Here's the charming leaflet the Tories are sending out in Edmonton in an attempt to persuade voters to back their PPC Andrew Charalambous.
It features the sort of bloodied machete you might expect to find on the front of a low-budget slasher flick, and goes on to claim in gory letters that Britain has become "the crime capital of Europe". It's all rather at odds with David Cameron's call to "let sunshine win the day".
But worse, the leaflet indulges in exactly the sort of statistical manipulation that earned Chris Grayling a rebuke from the UK Statistics Authority earlier this year.
As you'll remember, Grayling was criticised for directly comparing crime figures from now with those from before 2002, even though changes made to recording methods after this date meant that such a comparison was invalid.
But last month the Tories claimed that a new study by the House of Commons library made a direct comparison possible by stripping out 24 per cent of the increase in violent crime to account for the new recording methods. It claims that unpublished data from the study goes on to show that violent crime has risen by 44 per cent since 1998.
Yet, as ever, there's a catch. The 24 per cent figure accounts for only one year of the changes, even though the violent crime figures were artificially inflated for at least two to three years.
Michael Scholar, the head of the independent UK Statistics Authority, was forced to write to the Tories again, warning that their use of crime statistics remained potentially misleading.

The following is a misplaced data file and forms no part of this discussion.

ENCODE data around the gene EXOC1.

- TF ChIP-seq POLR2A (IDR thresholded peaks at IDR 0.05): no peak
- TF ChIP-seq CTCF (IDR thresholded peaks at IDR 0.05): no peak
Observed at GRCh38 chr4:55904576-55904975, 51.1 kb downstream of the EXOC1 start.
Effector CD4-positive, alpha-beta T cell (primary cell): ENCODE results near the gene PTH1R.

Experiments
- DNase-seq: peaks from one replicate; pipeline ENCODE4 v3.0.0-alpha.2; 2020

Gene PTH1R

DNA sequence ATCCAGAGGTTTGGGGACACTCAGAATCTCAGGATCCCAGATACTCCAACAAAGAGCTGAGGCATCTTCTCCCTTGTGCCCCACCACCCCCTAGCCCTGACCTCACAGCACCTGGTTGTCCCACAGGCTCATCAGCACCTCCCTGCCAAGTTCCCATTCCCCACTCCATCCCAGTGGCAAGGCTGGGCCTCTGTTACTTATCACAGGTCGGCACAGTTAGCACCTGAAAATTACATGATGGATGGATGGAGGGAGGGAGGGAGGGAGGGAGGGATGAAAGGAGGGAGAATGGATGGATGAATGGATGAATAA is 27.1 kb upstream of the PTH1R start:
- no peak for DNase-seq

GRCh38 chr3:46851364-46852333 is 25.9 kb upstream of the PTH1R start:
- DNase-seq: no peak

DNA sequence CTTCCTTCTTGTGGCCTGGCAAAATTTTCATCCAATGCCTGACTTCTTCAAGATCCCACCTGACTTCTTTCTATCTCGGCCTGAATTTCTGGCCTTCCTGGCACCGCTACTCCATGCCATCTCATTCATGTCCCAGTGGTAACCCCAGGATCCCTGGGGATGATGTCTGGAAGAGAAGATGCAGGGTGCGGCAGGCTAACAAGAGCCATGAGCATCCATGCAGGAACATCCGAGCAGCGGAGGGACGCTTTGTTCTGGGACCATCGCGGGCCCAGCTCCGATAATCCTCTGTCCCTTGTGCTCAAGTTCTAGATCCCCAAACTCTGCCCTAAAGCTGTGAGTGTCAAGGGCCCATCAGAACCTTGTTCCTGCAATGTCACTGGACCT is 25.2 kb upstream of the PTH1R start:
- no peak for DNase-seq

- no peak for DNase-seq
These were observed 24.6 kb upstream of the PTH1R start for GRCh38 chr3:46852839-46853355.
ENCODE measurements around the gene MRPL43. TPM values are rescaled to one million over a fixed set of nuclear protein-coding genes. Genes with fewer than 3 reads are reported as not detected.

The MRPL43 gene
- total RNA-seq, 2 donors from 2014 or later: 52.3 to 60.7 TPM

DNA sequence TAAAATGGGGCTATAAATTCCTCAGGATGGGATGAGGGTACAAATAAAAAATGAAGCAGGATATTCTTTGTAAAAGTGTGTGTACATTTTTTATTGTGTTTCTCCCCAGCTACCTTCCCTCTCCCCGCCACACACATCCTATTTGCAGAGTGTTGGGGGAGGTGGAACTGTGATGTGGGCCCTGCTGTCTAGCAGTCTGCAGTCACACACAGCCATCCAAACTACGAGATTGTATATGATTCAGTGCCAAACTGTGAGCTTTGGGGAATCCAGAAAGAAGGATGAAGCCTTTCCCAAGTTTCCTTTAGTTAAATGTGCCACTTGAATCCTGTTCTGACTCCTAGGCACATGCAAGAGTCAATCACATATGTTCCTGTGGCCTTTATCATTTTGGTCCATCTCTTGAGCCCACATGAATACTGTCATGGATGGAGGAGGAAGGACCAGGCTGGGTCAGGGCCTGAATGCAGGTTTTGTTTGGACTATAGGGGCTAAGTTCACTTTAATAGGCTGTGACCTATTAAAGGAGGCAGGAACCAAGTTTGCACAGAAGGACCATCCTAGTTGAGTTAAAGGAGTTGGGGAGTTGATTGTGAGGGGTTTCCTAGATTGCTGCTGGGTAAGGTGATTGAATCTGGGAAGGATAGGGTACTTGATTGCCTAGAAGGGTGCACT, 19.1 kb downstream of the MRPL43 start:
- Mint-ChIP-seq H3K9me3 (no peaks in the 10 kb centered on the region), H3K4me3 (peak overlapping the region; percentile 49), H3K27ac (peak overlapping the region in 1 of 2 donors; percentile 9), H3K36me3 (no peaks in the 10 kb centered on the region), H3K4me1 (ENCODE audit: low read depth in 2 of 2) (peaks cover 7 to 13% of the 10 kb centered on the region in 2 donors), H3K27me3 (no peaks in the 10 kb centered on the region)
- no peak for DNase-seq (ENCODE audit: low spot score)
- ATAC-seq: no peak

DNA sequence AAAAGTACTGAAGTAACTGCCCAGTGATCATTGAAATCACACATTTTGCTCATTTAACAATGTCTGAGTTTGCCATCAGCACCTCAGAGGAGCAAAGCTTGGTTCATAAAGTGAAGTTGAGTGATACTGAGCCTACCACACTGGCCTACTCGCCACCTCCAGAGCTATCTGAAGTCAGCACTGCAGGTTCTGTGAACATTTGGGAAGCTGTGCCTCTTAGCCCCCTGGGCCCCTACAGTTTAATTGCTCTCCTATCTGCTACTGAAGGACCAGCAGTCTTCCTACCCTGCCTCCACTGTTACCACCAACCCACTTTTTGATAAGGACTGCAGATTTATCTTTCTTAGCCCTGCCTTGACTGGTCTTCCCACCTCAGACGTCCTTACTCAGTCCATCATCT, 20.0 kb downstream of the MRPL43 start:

He said: "[A] more balanced commentary on national trends in violent crime would, in the view of the Authority, also make reference to the estimates given in the British Crime Survey, which in our view provide a more reliable measure of the national trend over time."
The British Crime Survey, which has recorded crime in the same way for almost 30 years, tells a very different story from the one spun by the Tories. As the graph below shows, violent crime has fallen by 48 per cent since 1995 and by 41 per cent since 1997.
Dodgy data, scare tactics, violent imagery . . . you may well wonder what happened to the Tories' promise to run a campaign based on "hope, optimism and change".
With the polls tightening again, perhaps a return to old politics was just too tempting to miss.
Hat-tip: The Straight Choice.